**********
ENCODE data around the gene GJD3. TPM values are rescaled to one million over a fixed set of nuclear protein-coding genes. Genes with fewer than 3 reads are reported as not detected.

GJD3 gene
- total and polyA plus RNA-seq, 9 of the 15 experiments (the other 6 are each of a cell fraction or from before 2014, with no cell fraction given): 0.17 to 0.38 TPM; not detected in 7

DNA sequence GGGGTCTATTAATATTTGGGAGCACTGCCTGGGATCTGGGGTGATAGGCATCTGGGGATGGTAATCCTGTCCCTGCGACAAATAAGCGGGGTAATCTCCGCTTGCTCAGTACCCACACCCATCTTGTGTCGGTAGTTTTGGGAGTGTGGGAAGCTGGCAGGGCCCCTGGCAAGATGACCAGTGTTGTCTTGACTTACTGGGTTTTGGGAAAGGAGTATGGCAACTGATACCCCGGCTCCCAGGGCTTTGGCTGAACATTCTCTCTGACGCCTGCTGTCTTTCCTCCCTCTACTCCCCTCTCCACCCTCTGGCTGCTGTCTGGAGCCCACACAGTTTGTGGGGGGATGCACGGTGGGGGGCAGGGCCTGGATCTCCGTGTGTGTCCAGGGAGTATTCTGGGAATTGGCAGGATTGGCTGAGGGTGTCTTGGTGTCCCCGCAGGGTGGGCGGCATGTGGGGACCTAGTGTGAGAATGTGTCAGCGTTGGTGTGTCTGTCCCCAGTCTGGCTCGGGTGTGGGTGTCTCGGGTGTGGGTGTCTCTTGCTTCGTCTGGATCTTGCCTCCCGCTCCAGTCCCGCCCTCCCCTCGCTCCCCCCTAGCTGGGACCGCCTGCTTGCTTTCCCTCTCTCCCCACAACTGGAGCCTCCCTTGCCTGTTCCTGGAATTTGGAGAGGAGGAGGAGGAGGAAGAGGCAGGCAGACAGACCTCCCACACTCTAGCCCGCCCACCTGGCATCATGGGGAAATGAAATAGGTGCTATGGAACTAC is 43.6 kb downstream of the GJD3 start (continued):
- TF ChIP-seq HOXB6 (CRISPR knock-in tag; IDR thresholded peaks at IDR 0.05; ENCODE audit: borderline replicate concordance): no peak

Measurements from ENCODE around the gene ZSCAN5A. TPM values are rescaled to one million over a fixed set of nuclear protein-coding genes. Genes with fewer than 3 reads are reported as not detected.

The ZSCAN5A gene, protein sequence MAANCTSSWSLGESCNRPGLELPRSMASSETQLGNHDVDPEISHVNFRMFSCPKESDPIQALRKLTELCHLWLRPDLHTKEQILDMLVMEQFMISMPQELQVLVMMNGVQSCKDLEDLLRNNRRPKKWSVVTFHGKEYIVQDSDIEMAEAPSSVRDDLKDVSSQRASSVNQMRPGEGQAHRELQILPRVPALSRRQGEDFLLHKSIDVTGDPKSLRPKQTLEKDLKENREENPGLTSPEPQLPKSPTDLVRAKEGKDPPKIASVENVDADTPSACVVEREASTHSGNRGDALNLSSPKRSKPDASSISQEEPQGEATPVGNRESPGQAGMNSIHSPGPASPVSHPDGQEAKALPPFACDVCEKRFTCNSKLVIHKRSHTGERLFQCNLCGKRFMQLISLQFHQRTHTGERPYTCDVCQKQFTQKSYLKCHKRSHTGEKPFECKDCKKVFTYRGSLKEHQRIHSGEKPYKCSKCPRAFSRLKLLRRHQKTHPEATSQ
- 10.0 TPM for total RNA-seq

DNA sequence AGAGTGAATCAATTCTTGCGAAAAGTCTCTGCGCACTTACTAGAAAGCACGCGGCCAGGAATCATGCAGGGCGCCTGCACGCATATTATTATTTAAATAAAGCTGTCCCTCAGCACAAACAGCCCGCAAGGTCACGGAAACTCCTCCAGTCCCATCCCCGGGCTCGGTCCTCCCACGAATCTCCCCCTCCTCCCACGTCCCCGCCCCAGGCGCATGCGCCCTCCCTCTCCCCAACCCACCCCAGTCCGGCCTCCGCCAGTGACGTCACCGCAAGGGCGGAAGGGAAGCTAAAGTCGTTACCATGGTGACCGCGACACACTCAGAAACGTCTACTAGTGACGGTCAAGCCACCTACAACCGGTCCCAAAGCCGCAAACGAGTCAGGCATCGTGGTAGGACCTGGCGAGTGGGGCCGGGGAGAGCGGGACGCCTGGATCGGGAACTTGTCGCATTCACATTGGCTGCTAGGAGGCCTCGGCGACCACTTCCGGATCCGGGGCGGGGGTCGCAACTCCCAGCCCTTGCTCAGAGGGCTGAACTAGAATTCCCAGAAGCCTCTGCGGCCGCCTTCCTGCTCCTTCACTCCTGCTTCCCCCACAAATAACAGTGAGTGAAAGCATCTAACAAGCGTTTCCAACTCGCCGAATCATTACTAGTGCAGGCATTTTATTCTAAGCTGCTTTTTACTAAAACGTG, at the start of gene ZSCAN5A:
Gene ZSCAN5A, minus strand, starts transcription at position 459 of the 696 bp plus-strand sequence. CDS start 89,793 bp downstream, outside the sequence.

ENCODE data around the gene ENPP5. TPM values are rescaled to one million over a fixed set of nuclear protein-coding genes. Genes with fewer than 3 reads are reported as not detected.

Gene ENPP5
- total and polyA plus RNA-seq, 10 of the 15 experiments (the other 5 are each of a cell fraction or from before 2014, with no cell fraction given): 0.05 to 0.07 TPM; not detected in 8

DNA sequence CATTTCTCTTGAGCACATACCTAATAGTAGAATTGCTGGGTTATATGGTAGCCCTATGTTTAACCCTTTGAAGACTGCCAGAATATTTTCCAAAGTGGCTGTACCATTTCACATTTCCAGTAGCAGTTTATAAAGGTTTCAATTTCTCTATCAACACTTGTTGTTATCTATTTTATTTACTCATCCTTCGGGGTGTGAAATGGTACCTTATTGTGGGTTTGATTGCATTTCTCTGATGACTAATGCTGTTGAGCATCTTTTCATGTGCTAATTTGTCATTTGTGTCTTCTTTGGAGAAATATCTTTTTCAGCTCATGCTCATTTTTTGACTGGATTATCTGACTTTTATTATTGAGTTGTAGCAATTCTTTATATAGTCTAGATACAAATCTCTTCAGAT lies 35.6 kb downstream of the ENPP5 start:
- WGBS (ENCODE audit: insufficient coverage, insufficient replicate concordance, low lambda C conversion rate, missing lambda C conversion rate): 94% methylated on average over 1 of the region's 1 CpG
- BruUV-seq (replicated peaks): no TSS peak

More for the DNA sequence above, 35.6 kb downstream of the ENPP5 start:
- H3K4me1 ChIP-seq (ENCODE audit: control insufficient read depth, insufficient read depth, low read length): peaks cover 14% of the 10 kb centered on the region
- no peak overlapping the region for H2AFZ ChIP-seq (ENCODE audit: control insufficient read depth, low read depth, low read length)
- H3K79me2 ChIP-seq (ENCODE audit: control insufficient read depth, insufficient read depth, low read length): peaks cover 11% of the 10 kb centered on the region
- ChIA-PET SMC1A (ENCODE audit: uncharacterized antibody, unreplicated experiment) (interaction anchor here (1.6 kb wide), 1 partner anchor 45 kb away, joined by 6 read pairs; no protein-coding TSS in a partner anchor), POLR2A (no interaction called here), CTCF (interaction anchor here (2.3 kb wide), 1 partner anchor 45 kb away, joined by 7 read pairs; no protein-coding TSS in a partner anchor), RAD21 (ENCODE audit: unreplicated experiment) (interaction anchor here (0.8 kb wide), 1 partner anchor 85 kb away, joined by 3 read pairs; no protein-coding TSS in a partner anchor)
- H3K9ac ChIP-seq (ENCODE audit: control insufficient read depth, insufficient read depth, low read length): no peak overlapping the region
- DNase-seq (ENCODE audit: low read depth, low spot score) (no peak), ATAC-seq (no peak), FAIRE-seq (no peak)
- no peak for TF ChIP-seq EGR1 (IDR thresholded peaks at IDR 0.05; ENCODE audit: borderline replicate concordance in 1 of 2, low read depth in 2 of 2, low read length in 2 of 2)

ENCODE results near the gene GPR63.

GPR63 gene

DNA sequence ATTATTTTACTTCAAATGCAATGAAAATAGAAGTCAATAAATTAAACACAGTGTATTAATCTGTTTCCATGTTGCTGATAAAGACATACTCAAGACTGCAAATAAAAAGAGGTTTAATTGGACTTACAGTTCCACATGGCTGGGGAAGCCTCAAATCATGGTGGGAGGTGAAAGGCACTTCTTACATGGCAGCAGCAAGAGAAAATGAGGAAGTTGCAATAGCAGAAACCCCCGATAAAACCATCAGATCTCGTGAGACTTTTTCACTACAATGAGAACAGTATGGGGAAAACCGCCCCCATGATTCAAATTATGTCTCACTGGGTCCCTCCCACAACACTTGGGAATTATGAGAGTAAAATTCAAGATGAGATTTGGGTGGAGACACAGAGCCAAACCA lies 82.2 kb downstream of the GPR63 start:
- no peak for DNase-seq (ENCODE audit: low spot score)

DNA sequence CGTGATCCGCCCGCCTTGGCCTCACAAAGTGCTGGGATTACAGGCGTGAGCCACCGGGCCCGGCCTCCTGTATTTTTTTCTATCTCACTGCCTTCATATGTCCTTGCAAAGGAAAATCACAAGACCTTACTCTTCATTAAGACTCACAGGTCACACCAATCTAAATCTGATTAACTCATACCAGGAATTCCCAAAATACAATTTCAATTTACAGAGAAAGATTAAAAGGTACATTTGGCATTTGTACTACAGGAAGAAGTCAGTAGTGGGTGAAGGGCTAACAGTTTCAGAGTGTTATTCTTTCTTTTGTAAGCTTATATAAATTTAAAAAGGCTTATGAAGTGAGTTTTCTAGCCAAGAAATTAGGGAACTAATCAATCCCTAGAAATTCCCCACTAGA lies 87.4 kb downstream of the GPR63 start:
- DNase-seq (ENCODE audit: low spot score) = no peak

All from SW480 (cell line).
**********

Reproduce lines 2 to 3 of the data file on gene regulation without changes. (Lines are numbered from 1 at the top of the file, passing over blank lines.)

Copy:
GJD3 gene
- total and polyA plus RNA-seq, 9 of the 15 experiments (the other 6 are each of a cell fraction or from before 2014, with no cell fraction given): 0.17 to 0.38 TPM; not detected in 7